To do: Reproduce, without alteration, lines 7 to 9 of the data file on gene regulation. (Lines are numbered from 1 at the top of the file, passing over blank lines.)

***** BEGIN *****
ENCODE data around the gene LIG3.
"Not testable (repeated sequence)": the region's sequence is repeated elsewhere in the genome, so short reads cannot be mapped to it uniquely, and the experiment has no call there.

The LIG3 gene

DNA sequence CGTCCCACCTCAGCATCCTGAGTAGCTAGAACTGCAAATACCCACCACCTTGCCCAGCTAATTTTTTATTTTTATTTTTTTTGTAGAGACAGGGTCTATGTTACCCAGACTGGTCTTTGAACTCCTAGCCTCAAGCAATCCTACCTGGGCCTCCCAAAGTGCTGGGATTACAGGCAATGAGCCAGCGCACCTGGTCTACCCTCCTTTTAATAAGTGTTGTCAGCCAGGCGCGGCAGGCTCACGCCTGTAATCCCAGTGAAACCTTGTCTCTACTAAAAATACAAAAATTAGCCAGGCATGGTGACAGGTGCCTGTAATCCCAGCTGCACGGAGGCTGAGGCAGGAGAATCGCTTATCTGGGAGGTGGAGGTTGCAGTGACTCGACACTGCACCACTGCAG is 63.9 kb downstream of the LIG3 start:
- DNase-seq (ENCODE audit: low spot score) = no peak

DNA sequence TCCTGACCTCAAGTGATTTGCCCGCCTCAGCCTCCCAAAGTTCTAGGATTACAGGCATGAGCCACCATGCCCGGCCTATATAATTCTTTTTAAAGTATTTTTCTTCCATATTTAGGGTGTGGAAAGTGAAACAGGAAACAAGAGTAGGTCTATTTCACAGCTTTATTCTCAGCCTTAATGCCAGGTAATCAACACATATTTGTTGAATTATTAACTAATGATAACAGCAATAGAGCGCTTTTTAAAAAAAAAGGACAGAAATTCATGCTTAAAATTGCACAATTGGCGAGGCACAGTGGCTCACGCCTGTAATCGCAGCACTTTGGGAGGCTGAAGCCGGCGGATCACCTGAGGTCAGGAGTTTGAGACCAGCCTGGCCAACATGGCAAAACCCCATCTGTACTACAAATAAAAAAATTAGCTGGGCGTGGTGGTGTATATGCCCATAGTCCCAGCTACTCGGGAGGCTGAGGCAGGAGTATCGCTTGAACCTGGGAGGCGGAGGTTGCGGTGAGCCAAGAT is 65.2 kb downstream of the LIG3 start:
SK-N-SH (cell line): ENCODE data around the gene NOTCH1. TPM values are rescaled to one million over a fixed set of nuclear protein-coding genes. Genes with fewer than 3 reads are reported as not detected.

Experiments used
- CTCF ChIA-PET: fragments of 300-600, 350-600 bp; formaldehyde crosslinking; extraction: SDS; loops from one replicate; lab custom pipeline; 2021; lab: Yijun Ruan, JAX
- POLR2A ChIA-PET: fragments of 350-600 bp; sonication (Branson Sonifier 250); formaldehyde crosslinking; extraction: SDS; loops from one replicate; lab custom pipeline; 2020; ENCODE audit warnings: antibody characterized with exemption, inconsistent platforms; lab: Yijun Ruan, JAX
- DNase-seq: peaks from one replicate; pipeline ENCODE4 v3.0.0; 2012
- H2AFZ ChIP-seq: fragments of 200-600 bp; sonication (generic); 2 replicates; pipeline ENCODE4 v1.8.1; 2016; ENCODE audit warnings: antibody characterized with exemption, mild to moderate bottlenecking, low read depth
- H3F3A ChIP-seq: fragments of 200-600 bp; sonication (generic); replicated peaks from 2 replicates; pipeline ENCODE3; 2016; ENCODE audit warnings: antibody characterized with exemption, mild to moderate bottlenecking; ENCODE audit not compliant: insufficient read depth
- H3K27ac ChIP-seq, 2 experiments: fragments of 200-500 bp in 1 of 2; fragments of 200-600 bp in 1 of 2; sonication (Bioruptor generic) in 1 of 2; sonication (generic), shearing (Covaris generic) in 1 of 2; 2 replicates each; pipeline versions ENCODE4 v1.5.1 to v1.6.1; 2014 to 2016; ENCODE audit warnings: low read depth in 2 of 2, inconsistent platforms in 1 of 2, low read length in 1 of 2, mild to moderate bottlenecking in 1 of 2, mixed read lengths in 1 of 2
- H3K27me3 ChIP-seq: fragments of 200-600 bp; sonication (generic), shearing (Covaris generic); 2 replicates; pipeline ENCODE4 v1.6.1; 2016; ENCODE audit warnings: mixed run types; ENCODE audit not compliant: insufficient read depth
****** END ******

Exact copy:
SK-N-SH (cell line): ENCODE data around the gene NOTCH1. TPM values are rescaled to one million over a fixed set of nuclear protein-coding genes. Genes with fewer than 3 reads are reported as not detected.

Experiments used
- CTCF ChIA-PET: fragments of 300-600, 350-600 bp; formaldehyde crosslinking; extraction: SDS; loops from one replicate; lab custom pipeline; 2021; lab: Yijun Ruan, JAX